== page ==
Monday, November 17, 2014

Malden and Bridgewater events canceled

We fought back! We won!

Last Friday, DESE agreed to withdraw all plans to link your license to your evaluation. Today, DESE canceled the Malden Town Hall forum on licensure and is likely to cancel the one in Bridgewater. The MTA is therefore CANCELING all collective member actions related to the Town Halls in Malden and Bridgewater. (If the Bridgewater event is not canceled, we will have members inside the event asking tough questions and speaking their minds.)

We won because you spoke out against these ill-conceived proposals – and were preparing to turn out in big numbers at the Town Hall events. Take time to recharge your batteries because there will be more fights to come.

What did we learn? Here are some of our thoughts. We will be curious to hear yours.  

We need to fight in order to win. Even if we fight we may not always win, but if we don’t fight we can’t win.

We won because members acted. We in leadership provided you with ways to act, and our field reps, communications and research operations helped arm us with the information and arguments we needed. But it was member power that turned the tide. Mitchell Chester told The Boston Globe that “99.99 percent” of the feedback was critical of DESE’s proposal.

We have to move quickly and forcefully. It has been less than a month since DESE leaders unveiled their proposal and we’ve already won (at least round one). They were shocked at the response. They aren’t used to us fighting. If we had taken months to gear up we would have had a much harder time mobilizing members, and a harder time winning. We need to continue to connect with each other, talk in our buildings and strengthen the relationships that will allow us to respond even more quickly and forcefully next time –because we all know there will be a next time, if not on licensure then on other issues.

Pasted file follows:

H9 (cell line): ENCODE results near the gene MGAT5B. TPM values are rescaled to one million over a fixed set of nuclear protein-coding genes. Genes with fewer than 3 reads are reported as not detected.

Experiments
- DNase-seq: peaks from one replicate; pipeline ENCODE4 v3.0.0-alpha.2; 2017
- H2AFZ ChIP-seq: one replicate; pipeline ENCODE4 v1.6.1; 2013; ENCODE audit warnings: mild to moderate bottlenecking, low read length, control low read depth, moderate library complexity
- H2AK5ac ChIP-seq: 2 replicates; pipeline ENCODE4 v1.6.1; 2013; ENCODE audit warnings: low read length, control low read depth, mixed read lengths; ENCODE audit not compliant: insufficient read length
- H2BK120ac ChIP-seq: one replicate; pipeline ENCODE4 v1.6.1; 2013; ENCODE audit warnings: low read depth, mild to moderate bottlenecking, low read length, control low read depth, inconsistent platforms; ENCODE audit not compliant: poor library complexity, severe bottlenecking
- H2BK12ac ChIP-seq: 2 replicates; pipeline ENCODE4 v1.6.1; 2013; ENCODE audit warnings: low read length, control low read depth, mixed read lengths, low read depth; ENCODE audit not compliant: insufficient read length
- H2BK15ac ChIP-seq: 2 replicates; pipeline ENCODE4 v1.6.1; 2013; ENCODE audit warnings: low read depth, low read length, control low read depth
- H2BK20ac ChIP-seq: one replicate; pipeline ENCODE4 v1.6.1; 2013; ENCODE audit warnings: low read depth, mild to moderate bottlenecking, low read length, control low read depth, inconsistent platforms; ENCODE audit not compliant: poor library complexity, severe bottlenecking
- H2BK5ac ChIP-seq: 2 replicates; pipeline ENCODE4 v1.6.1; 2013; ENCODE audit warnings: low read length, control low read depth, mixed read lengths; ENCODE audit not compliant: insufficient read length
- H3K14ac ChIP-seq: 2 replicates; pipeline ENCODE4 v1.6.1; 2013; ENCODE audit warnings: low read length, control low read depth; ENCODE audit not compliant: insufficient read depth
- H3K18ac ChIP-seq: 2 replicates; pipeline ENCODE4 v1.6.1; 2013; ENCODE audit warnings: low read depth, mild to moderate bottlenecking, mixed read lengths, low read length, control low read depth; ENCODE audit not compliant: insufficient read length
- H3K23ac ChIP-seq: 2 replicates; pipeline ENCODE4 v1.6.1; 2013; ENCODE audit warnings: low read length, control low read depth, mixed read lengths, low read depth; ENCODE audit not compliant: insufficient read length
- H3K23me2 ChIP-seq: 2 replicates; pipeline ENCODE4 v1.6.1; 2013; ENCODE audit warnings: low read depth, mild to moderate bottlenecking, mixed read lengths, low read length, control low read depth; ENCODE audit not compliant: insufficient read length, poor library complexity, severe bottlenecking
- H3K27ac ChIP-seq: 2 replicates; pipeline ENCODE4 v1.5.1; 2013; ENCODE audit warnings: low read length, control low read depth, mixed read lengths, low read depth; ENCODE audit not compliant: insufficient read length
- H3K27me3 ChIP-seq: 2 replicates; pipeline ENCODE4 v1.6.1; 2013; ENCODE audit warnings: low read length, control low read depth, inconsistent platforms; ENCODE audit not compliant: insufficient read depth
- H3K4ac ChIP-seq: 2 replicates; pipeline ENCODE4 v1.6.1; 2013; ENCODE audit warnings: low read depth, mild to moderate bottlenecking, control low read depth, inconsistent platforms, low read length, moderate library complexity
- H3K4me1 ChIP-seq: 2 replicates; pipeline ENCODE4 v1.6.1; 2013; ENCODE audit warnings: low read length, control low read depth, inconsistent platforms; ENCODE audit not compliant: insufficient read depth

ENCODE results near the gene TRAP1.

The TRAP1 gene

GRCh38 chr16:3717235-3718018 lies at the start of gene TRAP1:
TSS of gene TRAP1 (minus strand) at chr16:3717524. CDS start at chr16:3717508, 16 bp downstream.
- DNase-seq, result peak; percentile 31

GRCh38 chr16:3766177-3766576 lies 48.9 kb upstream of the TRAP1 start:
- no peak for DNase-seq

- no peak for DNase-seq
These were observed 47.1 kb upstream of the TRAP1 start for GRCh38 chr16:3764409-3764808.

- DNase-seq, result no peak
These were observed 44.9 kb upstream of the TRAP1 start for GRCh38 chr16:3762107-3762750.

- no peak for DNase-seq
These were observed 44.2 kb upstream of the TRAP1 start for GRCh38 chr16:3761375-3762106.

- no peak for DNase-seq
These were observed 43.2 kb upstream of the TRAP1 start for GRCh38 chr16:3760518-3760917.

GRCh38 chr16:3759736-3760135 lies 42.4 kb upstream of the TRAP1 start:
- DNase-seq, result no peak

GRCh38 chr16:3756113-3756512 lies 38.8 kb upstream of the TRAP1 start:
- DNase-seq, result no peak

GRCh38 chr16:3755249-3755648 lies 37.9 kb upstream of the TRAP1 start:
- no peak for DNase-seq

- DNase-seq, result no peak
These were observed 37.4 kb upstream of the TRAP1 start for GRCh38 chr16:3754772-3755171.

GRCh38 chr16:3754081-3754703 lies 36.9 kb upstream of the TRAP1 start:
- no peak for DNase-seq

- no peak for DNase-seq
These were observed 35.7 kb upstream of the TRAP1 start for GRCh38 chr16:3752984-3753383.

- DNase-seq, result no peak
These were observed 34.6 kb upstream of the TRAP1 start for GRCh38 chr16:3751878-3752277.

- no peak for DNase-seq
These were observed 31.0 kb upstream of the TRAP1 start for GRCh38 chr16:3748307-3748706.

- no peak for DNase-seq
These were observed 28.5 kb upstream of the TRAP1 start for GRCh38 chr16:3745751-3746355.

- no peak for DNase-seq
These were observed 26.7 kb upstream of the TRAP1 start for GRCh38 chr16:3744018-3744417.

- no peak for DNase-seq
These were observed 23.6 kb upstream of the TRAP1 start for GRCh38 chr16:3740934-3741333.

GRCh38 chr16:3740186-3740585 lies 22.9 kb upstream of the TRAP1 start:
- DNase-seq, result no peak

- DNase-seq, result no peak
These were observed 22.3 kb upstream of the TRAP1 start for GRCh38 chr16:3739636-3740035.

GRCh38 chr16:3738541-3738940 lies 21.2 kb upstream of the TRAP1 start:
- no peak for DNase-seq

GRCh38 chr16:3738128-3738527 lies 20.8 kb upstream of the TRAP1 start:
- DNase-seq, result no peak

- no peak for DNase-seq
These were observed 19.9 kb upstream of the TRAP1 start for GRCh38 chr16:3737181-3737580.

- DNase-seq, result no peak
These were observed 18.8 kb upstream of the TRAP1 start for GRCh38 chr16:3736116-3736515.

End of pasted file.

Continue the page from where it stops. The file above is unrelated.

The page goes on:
We won because of our solidarity. This time solidarity was easy. DESE was going after all of us. Next time the attack might hit some members earlier and harder than it hits others, and some members might think they can escape. As a union, we have to support each other and not let them pick off the most vulnerable, whether the issue is charter schools, or Level 4 and 5 schools, or ESPs, or adjuncts.  

It ain't over even when it's over. We have to stay vigilant. We’ve killed this proposal for now, but it won’t be a surprise if an effort is made to bring back some modified version. The forces going after educators, unions, and public education won’t let up – and neither can we.

In solidarity,

Barbara and Janet

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